Friday, March 13, 2009

The Catholic Church and Homosexuals: Harsh and Soft, Judgmental and Understanding

"Everybody knows" how judgmental and inflexible the Catholic Church is: to say nothing of hidebound and harsh.

You Know What Those People are Like

For some people, Jim David Adkisson is a 'typical' conservative. He's the fellow who shot up a Tennessee church: the Tennessee Valley Unitarian Universalist one. Two people dead, six injured.

"Afraid of Anybody or Anything that was Not Like Him"

A friend of Mr. Adkisson and one of his wives said that he " 'basically was afraid of anybody or anything that was not like him.' " Mr. Adkisson told police:
"...that he was unemployed, depressed and ready to take his anger out on what he called 'an ultra-liberal' church that 'never met a pervert they just didn't embrace.'

" 'They just glory (in) these weirdos and sickos and homos,' he said in an interview recorded by investigators...."
On top of that, Mr. Adkisson hoped that his attack on a children's musical performance would inspire others to do the same. (With a crowd of 230, you'd think he could have taken more down.)

His suicide note (Mr. Adkisson is still alive - that's one target you'd think he couldn't miss) ended with:
" 'I'd like to encourage other like-minded people to do what I've done. If life ain't worth living anymore don't just kill yourself. Do something for your country before you go. Go kill liberals.' "
I sincerely hope nobody decides to follow that fellow's lead. It's wrong on several levels, starting with his exhortation to kill yourself.

The Knoxville church (or, as they call themselves, "a nonprofit organization and a community of people who meet to worship, learn, enjoy fellowship, and work together for social change") expressed the hope that Mr. Adkisson would " 'be healed of whatever motivated his actions.' " (AP)

I'll take that as a request for prayer.

There are Plenty of Crazies for Everybody

These days I think it's fairly easy, in some circles, to imagine that everyone who supports traditional values is a J. D. Adkisson, just waiting to blow.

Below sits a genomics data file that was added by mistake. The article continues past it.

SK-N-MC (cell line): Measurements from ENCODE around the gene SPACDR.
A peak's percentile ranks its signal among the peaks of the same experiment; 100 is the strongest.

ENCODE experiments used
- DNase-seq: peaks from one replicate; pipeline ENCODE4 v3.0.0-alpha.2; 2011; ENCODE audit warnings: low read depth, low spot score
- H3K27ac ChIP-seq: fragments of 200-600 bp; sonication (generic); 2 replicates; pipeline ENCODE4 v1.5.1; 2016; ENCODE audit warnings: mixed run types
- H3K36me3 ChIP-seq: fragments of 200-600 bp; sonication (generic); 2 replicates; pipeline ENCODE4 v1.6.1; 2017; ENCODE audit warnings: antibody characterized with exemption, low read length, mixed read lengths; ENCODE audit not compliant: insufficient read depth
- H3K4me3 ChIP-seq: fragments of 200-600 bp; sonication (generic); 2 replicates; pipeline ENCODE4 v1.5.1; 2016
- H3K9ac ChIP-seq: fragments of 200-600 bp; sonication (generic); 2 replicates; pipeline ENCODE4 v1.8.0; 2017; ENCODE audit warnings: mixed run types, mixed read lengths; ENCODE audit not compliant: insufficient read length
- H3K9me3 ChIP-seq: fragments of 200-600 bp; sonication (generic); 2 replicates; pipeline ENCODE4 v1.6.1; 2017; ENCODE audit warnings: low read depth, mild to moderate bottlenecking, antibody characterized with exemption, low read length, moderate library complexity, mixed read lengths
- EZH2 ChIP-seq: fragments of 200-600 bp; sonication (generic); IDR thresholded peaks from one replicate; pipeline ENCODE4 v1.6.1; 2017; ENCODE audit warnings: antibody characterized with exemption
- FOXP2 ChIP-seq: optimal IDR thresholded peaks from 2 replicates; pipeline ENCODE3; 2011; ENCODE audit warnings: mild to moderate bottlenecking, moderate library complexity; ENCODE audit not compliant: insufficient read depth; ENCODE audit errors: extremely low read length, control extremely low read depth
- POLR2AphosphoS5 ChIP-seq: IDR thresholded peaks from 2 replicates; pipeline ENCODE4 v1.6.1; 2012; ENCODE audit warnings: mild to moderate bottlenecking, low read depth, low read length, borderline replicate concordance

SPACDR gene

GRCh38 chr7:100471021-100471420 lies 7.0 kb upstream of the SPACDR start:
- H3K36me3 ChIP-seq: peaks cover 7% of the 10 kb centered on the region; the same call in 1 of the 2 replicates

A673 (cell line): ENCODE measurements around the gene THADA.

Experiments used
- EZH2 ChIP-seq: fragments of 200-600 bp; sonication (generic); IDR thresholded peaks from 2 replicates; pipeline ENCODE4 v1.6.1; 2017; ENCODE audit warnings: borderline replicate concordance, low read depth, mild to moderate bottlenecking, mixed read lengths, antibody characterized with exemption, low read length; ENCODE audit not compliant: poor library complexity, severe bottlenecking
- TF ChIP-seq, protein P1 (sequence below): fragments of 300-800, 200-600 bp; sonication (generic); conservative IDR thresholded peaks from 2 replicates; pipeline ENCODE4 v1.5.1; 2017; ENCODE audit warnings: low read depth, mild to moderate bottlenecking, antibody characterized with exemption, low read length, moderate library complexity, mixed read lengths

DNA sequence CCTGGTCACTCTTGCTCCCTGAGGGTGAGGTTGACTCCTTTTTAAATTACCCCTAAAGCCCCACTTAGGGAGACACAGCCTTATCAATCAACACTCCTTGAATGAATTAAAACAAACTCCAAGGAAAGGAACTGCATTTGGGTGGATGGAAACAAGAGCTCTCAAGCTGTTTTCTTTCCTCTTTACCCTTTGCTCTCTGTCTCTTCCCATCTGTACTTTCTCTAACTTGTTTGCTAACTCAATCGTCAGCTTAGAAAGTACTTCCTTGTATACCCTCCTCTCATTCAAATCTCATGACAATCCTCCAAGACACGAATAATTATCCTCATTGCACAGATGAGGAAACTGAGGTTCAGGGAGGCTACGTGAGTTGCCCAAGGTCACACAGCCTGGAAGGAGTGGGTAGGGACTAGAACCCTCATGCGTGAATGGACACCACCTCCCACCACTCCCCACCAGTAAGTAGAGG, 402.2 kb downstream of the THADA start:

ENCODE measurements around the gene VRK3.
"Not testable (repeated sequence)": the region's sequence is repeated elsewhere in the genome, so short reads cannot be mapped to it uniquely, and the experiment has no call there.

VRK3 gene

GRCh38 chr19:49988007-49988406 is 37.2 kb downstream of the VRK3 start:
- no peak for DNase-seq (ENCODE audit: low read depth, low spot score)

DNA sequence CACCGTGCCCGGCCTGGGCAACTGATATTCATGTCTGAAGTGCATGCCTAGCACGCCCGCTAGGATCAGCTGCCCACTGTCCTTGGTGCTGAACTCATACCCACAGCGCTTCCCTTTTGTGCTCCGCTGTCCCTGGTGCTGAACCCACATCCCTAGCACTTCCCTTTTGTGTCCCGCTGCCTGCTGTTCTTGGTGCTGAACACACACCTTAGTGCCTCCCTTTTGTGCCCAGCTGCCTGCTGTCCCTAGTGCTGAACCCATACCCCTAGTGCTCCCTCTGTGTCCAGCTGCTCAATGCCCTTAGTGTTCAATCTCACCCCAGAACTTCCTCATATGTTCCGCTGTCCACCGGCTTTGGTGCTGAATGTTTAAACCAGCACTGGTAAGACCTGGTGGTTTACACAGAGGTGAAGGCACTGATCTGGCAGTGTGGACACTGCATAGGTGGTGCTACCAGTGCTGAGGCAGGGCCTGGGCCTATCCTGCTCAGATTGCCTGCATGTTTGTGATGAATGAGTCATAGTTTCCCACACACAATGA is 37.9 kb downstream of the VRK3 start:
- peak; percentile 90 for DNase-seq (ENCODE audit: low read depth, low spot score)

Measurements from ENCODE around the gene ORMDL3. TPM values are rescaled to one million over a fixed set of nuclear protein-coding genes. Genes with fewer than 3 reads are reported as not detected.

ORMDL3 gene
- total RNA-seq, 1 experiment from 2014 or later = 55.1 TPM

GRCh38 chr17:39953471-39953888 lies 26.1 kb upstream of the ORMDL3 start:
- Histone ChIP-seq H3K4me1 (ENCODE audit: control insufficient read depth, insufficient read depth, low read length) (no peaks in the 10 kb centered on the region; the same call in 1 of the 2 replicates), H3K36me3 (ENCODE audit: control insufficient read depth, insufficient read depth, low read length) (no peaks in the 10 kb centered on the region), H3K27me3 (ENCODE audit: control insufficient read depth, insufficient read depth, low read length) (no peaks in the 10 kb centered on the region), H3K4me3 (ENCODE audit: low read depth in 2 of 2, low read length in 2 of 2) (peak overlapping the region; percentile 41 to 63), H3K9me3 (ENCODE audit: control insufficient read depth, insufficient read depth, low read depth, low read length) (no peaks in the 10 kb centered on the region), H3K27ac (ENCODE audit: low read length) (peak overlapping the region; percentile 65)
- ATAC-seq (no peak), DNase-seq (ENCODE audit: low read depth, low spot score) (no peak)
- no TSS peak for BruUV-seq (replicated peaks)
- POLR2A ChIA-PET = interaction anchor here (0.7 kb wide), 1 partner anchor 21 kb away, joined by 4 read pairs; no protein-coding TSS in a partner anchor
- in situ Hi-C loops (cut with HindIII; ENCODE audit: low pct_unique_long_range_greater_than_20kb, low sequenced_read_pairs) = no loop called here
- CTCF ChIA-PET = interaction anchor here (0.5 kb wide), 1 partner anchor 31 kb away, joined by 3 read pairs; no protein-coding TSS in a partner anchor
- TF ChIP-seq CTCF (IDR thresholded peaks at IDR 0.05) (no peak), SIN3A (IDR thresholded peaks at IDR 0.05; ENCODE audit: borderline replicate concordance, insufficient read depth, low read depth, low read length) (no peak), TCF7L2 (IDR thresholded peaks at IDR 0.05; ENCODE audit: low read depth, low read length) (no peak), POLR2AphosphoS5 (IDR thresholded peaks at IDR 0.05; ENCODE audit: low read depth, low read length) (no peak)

I don't think that's true, any more than I think that all liberals are like the peacenik who punched out a wheelchair-bound girl.

The heyday of lethal liberal attacks seems to be over, for now. Sergeant Brian V. McDonnell was killed in 1970, the same year that three members of the Weather Underground blew themselves up. The sergeant's death wasn't exactly an isolated incident, but it isn't the thing we like to talk about now. Some Americans, anyway.

It All Makes Sense, Once You Understand

Mark Rudd, of the Weather Underground, says the misfired bomb was for an Army dance - he wanted " 'this country to have a taste of what it had been dishing out daily in Southeast Asia....." Perfectly reasonable, from his point of view.

Those were the good old days, of course, and now largely forgotten. No, that's not quite true. It's pretty easy to find references to the three "intelligent, vibrant, beautiful" people who lost their lives that day:
"...three of our comrades were killed in the Greenwich Village townhouse bomb accident. These were three intelligent, vibrant, beautiful friends, the same as those of us who survived, no more deserving of losing their lives than us...." (
I'm getting off topic here. The point is that there are crazies in every group. Sooner or later I'll get around to discussing the idea of evil, but not today.